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Novel ELISA Detects Invasive Aspergillosis

By LabMedica International staff writers
Posted on 05 Sep 2019
Aspergillus spp. is a ubiquitous sac fungus, which is found in soil or compost or on damp walls. Inhalation of spores can lead to severe infections in individuals with a weakened immune system.

In invasive aspergillosis (IA) the fungus spreads from the lungs to other parts of the body such as the nervous system, eyes, heart, kidneys and skin. Infections affecting the nervous system are nearly always fatal. Patients with neutropenia, leukaemia, or septic granulomatosis are especially at risk of IA.

Image: Aspergillus (Photo courtesy of Kateryna Kon / Fotolia.com).
Image: Aspergillus (Photo courtesy of Kateryna Kon / Fotolia.com).

Invasive aspergillosis is also a frequent complication in advanced AIDS or following chemotherapy or bone marrow or organ transplants. Early diagnosis and prompt treatment are crucial for survival. Since clinical and radiological signs of IA are often non-specific, additional diagnostics tests such as antigen detection and culture are nearly always required to substantiate diagnosis.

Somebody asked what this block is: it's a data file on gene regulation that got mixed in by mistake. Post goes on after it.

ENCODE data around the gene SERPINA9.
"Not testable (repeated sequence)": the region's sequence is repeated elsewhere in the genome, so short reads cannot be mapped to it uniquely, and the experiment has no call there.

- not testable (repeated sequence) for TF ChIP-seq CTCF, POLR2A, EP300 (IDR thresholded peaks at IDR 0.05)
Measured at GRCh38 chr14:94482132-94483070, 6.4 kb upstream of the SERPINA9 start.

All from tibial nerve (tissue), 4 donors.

A CE-marked assay, Aspergillus Antigen ELISA (EUROIMMUN, Luebeck, Germany) is based on a monoclonal antibody for the detection of the Aspergillus-specific galactomannoprotein, which is produced during active fungal growth. The analysis is performed on patient serum or bronchoalveolar lavage (BAL) fluid. Results can be evaluated either quantitatively in pg/mL using a six-point calibration curve or semi-quantitatively by means of a cut-off ratio. Semi-automated processing is available, for example using the EUROIMMUN Analyzer I.

In the most comprehensive clinical study to date, carried out by the Ludwig-Maximilians-Universität München (Munich, Germany) based on 120 sera from 45 patients with proven IA as well as control sera, the EUROIMMUN Aspergillus Antigen ELISA yielded comparable sensitivity and specificity to another commercially available Aspergillus antigen test the Platelia Aspergillus Ag Assay. The EUROIMMUN assay identified 56% of the cases, while the Bio-Rad test detected 47%. The specificity amounted to 97% for the EUROIMMUN assay and 99% for the Bio-Rad test. To overcome the relatively low sensitivity of Aspergillus antigen detection, the authors recommend serial testing of patients at risk. The original study was published on June 25, 2019, in the Journal of Clinical Microbiology.

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